This collection comprises book manuscripts, articles, seminars, lectures, correspondence and other writings documenting the
professional life of literary theorist Murray Krieger. The bulk and strength of the collection consists of drafts of Krieger's
numerous publications (particularly thirteen monographs), student papers written for Allen Tate, and his correspondence with
noted scholars, ranging from New Critics such as John Crowe Ransom to a veritable "who's who" of literary theory and criticism
during the latter half of the 20th century. Correspondents include authors such as Vance Bourjaily, playwrights such as Barry
Stavis, and debates with James T. Farrell. In addition to his writings and literary correspondence, items such as audio recordings,
administrative files, financial records, and other materials provide documentation of Krieger's professional and university-related
activities, including his founding of the School of Criticism and Theory at the University of California, Irvine (1975) and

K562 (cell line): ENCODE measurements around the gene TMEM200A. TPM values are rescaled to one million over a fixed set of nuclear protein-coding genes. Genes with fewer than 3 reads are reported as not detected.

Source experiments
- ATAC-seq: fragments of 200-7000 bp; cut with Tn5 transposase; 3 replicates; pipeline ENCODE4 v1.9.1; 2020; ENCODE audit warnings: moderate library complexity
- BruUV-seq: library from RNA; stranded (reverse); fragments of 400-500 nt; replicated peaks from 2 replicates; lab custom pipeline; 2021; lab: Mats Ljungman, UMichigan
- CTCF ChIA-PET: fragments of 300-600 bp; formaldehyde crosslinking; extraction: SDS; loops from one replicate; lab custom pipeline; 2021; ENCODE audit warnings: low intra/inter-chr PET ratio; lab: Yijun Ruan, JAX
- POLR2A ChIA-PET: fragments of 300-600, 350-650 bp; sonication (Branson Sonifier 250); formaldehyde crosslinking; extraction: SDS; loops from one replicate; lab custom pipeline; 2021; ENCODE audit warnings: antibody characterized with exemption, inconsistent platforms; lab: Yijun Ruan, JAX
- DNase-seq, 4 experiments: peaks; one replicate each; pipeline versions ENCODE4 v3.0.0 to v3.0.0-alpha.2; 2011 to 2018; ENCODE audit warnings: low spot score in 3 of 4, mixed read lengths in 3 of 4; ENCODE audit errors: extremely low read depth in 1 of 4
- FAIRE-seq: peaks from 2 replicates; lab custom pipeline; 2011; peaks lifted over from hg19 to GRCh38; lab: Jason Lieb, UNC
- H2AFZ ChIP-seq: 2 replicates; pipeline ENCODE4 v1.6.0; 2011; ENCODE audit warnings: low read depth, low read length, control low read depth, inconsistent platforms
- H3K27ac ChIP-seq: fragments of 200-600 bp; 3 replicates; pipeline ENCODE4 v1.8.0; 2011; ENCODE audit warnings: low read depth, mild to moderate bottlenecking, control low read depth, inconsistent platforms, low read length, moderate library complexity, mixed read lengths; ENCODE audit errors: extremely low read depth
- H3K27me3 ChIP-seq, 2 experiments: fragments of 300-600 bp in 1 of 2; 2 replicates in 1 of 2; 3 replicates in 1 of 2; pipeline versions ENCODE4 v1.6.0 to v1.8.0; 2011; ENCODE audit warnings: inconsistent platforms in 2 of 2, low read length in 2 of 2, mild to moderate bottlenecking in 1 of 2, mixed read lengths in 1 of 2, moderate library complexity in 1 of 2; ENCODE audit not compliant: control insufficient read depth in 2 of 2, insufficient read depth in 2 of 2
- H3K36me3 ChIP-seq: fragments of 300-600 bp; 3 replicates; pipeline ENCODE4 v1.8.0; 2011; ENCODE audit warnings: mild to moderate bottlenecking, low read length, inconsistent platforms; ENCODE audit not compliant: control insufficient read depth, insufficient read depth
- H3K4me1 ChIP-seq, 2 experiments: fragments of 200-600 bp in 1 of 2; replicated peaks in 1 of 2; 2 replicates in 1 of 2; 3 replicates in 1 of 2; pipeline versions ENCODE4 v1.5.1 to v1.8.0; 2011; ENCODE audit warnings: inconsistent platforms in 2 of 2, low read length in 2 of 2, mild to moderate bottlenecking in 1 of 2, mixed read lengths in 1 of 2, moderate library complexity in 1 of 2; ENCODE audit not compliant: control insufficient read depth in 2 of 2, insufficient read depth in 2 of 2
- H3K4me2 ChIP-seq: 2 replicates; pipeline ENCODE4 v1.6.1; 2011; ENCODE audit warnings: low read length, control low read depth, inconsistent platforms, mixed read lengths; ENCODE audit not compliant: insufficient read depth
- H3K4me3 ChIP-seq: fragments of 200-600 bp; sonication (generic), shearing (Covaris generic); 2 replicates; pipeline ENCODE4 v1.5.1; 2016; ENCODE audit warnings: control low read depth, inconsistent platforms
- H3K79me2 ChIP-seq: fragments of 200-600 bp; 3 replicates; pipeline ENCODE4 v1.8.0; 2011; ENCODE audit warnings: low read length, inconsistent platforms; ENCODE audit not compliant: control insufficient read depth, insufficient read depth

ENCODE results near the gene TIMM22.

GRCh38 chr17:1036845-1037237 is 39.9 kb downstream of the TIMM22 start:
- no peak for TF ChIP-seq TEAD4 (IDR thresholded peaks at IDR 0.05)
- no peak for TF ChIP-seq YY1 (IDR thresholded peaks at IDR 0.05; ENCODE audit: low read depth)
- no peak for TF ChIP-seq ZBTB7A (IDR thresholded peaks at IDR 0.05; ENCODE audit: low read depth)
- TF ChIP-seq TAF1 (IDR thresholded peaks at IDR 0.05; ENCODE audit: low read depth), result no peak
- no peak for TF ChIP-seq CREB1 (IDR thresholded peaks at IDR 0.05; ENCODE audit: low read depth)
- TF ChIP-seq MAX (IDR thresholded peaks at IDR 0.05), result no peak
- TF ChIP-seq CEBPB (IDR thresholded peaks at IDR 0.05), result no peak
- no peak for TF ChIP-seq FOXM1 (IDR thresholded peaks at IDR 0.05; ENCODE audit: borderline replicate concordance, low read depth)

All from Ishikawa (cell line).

of the UC Humanities Research Institute (1987), also based at UCI.
Murray Krieger was born in Newark, New Jersey on November 23, 1923 and died in Laguna Beach, California on August 5, 2000.
His older brother was Leonard Krieger, who became one of the leading intellectual historians in the United States. Krieger
attended local high schools, and his undergraduate work at Rutgers University was interrupted by service in the armed forces
in World War II, including a stint in India.
35.4 Linear Feet
(86 boxes) and 20.1 unprocessed linear feet
Property rights reside with the University of California. Literary rights are retained by the creators of the records and
their heirs. For permissions to reproduce or to publish, please contact the Head of Special Collections and Archives.
Collection is open for research. Access to files containing information on University of California personnel matters is restricted
for 50 years from the latest date of the materials in those files. Access to student record material is restricted for 75
years from the latest date of the materials in those files. Restrictions are noted at the file level.